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Shakespeare's Secret (2005)

Tekijä: Elise Broach

JäseniäKirja-arvostelujaSuosituimmuussijaKeskimääräinen arvioMaininnat
1,5485011,563 (3.95)40
Named after a character in a Shakespeare play, misfit sixth-grader Hero becomes interested in exploring this unusual connection because of a valuable diamond supposedly hidden in her new house, an intriguing neighbor, and the unexpected attention of the most popular boy in school.
  1. 10
    Chasing Vermeer (tekijä: Blue Balliett) (Anonyymi käyttäjä, elbakerone)
    elbakerone: These books are both fun young adult mysteries involving classic art, literature and historical figures!
  2. 00
    Down the Rabbit Hole (tekijä: Peter Abrahams) (BookshelfMonstrosity)
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Näyttää 1-5 (yhteensä 50) (seuraava | näytä kaikki)
I am so happy that I stumbled upon Shakespeare’s Secret by Elise Broach. I was drawn to the cover because it looked mysterious and interesting. Not only was there suspense and action, but I learned a lot about history and Shakespeare along the way. I am now fascinated by Shakespeare and am curious about whether or not he really did write the books he is credited with writing. I guess I will have to do some research! Who knew there was so much debate about him? I think Hero is a character that many kids can relate to because she is down to earth and feels like she doesn’t fit in all the time. I like that she is kind to people of all ages, because that is important. I think this book is great for anyone in 4th grade and up. With the references to Shakespeare and some of the vocabulary it could be hard for a 3rd grader to read on their own, but I think they would enjoy reading it with an adult. ( )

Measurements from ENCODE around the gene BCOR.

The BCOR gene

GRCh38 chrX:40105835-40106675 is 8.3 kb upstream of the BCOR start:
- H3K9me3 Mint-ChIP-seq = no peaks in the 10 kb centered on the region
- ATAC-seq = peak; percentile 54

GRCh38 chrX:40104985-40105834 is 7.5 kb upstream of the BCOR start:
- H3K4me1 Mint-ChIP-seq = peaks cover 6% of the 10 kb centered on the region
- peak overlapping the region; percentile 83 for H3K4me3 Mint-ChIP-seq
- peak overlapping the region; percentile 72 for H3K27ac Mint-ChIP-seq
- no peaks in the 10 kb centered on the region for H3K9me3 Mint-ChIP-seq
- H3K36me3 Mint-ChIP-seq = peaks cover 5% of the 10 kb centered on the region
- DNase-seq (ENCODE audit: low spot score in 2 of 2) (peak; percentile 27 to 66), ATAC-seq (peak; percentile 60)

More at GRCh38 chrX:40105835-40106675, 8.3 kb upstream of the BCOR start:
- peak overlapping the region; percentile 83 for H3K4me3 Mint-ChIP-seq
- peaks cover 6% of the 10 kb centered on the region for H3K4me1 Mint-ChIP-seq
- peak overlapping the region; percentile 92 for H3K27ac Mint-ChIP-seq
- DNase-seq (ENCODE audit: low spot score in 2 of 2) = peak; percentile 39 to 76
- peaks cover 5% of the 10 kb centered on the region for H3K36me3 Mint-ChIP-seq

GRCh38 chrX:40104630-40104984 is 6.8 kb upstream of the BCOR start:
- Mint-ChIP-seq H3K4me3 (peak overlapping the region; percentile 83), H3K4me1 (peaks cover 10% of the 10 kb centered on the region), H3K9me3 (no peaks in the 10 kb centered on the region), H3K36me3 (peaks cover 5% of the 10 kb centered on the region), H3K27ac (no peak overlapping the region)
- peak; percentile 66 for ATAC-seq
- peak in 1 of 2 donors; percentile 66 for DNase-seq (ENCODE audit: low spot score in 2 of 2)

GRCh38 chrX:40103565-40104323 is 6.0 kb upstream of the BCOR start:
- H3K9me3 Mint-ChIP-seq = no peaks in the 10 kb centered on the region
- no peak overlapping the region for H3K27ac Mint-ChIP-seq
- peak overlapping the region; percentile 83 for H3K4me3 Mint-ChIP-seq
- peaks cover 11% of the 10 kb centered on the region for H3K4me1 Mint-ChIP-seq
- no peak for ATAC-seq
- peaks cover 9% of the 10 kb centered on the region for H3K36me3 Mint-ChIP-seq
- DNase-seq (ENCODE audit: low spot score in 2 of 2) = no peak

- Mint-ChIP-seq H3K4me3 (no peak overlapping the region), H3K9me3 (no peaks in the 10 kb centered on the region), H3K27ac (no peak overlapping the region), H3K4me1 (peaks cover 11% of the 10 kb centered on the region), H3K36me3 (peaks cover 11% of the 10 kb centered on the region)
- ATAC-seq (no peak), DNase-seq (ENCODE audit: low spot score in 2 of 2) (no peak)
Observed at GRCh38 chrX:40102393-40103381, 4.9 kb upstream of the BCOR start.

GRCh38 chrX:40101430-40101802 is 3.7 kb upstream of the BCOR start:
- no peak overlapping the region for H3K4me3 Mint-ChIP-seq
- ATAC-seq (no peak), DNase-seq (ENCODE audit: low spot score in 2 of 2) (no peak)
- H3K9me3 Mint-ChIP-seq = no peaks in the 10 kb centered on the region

Robinsonstef | Jul 10, 2019 |
Hero, named for the character in Shakespeare's Much Ado About Nothing, moved with her family to Maryland as a consequence her father's academic career. Once in her new House, Hero hears that there is supposed to be a precious diamond hidden somewhere on the property. Her pursuit of the jewel, as well as the creepy attention of a strange neighbor and a "popular" boy add to the strange mystery of Hero's new surroundings. Hero's quest to plumb the mysteries of her new home is an adventure story that would appeal to the inquisitive side of students and would be good free reading.
  rhoadesm1 | Jul 11, 2017 |
This book could be used in a fifth-grade class to teach foreshadowing and making inferences. This book, as a mystery book, is full of opportunities for readers to foreshadow events in the book. Students could read independently and as a class could discuss what they think is going to happen when they reach certain predetermined points. Reading in this manner will teach them to be looking for things in books that can lead them to make inferences based on what is written. ( )
  TimGordon | Feb 10, 2017 |
I thought this book was entertaining but not the best young adult book I have read. It was an interesting look at a 12 year old girl's life who's father is a professor of Shakespeare. Her parents gifted her with Hero as a name which although popular amongst Shakespeare fans not so popular in school. The family recently moved to a new city and Hero finds herself friendly with an elderly woman next door who tells her a story about a missing diamond (rumored to be in the house Hero and her family now occupy) and a connection to Anne Boleyn.

I thought the history was interesting. Supposedly the necklace that the diamond was originally set into most likely belonged to Anne Boleyn at one time and was handed down through the generations to the woman who used to live in the house Hero's family bought. What I thought was even more interesting was that I never heard the rumors that perhaps William Shakespeare didn't write his works at all. In this book Edward de Vere was discussed a lot and the rumors that he may have been Elizabeth I's illegitimate son and he may have been the writer behind all of Shakespeare's work. Like I said it was very interesting and I enjoyed that part of the book completely. The necklace part of the story was completely invented by Broach according to her notes found in the book but the other information on the speculation of Shakespeare identity is quite true.